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Louis UchitelleUntil now, behavioral economics has focused mainly on a variety of disparate traits that chip away at the assumption of rationality embedded in mainstream theory. A young person, for example, fails to join a 401(k) plan, even one subsidized by his employer, although if he were rational and fully informed, he would certainly sign up. What Akerlof and Shiller do is to highlight this sort of finding, packaging it with numerous other psychological insights into a half-dozen broad maxims that permanently alter the concept of rational behavior. And their book takes their case not just to economists, but also to the general reader. It is short (176 pages of text) and easy enough for laymen to understand (most of the time).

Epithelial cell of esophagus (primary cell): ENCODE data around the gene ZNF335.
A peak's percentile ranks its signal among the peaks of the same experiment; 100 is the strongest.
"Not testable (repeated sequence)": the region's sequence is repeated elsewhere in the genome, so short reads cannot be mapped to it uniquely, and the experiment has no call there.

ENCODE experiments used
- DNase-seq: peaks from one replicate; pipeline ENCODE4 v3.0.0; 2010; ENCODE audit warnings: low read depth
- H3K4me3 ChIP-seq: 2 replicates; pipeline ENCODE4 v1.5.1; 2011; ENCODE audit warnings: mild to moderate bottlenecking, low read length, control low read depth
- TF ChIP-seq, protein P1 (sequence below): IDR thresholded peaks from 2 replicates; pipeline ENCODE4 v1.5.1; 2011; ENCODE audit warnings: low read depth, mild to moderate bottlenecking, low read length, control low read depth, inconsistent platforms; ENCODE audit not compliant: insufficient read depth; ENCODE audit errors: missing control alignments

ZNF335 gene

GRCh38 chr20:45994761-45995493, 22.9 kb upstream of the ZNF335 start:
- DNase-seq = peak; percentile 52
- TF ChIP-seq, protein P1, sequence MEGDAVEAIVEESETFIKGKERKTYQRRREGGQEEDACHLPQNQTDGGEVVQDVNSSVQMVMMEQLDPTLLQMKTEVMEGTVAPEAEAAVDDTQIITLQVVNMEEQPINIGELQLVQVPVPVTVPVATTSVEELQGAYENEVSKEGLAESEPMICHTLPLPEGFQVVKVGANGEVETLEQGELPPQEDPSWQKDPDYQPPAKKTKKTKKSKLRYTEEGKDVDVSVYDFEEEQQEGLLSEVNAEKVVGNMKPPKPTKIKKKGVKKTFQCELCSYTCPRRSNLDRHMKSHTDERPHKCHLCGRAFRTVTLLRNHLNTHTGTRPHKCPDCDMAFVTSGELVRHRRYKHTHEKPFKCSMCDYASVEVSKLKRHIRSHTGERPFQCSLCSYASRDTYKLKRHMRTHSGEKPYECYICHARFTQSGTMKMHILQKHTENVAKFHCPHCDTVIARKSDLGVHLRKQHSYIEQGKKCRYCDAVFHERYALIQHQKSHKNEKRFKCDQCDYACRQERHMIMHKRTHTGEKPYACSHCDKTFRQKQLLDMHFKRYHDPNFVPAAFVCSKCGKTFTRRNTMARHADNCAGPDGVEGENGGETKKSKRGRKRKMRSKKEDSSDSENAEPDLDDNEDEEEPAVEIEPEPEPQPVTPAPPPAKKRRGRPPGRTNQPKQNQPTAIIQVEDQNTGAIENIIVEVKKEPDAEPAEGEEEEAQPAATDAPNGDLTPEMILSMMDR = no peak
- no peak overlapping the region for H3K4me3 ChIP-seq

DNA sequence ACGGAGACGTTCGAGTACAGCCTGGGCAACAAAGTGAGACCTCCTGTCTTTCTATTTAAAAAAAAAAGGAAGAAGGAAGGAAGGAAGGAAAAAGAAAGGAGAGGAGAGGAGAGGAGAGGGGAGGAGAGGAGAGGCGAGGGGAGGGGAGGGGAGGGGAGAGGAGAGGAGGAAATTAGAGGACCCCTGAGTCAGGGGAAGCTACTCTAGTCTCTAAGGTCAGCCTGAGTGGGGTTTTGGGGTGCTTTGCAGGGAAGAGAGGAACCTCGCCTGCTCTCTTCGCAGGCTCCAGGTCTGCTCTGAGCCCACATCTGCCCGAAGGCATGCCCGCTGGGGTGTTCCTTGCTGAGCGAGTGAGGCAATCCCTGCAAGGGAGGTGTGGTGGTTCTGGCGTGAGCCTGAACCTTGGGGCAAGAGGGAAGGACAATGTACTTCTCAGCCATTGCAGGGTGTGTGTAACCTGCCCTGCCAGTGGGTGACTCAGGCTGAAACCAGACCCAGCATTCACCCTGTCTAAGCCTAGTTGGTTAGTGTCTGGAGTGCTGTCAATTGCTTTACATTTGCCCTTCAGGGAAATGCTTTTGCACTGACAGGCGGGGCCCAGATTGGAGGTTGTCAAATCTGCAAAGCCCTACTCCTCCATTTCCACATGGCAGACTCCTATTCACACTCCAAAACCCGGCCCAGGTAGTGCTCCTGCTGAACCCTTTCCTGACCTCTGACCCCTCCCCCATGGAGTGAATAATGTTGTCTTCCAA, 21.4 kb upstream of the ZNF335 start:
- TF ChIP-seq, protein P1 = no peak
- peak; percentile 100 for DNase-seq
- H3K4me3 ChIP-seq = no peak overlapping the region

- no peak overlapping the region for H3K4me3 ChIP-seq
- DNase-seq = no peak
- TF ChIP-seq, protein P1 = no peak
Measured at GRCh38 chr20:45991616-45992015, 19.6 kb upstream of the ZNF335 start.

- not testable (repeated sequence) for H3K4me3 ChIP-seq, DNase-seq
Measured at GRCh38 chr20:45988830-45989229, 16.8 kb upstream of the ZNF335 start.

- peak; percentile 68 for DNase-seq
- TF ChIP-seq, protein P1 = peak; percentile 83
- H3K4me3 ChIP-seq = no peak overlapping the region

—The New York Times